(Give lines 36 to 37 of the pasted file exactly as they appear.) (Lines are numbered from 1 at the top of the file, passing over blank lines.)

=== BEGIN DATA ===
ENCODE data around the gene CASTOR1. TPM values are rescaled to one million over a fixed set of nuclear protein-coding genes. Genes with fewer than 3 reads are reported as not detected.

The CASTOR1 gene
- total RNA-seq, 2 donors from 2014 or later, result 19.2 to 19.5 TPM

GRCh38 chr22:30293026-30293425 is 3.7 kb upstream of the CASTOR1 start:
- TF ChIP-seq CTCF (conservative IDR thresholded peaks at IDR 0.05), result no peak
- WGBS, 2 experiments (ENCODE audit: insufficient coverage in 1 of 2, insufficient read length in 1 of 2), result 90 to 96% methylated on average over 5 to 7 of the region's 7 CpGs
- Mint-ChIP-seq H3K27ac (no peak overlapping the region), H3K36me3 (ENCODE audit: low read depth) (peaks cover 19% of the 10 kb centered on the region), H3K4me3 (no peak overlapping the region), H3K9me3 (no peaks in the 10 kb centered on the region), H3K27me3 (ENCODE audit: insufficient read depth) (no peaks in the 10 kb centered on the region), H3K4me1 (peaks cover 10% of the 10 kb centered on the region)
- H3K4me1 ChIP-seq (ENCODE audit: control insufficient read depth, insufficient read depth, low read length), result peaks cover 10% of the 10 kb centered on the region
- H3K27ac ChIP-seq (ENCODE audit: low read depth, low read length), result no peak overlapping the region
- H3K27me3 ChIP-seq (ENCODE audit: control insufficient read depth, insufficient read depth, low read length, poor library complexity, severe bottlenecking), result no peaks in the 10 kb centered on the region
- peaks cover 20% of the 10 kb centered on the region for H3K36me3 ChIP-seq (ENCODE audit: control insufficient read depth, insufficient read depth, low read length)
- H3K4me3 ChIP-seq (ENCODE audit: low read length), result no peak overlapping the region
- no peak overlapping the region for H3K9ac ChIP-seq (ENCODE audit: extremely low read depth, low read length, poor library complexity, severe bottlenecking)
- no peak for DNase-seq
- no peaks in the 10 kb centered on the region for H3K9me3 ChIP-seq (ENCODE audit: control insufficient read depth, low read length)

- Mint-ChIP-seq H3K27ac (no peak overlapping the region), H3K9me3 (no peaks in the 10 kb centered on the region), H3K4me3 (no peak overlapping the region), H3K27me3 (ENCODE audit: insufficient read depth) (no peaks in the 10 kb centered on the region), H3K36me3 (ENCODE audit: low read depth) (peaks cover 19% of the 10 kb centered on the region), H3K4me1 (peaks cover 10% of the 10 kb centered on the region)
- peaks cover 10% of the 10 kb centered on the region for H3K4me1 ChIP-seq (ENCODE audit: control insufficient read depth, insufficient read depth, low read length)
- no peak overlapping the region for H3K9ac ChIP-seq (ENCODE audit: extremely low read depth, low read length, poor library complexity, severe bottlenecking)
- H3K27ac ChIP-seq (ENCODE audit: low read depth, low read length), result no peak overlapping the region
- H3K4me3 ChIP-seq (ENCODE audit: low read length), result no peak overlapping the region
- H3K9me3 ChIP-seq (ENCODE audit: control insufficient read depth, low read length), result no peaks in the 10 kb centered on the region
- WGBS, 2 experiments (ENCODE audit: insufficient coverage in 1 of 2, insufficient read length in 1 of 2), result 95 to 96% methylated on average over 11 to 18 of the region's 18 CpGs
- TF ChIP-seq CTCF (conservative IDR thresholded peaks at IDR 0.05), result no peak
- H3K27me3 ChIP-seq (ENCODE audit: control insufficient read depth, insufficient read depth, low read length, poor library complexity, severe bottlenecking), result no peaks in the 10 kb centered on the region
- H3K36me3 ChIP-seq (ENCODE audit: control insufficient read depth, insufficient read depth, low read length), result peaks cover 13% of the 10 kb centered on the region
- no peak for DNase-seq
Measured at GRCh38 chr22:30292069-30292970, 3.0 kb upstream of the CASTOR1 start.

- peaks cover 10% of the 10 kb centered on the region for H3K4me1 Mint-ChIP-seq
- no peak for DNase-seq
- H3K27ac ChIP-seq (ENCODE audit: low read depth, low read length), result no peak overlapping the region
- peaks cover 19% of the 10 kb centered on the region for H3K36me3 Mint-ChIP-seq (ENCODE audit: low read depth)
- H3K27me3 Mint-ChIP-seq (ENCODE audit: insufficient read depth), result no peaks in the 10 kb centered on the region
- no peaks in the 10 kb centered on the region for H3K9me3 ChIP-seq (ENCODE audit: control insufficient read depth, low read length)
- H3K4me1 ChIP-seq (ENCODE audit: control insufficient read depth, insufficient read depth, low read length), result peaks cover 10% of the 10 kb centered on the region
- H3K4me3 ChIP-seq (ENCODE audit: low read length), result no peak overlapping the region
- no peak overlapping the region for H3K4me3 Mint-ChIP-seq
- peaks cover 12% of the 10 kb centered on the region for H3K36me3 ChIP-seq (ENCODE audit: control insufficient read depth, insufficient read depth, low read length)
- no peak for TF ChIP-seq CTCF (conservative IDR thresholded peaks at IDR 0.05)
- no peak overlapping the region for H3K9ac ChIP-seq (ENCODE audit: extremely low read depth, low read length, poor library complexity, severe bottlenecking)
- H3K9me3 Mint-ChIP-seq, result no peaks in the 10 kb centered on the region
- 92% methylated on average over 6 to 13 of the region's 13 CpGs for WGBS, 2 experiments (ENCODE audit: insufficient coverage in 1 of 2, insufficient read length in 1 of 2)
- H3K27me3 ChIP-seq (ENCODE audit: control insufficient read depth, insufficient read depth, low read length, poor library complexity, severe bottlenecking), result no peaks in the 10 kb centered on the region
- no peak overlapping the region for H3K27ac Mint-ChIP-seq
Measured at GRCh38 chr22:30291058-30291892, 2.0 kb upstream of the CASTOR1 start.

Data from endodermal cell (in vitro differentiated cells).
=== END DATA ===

- no peak overlapping the region for H3K4me3 Mint-ChIP-seq
- peaks cover 12% of the 10 kb centered on the region for H3K36me3 ChIP-seq (ENCODE audit: control insufficient read depth, insufficient read depth, low read length)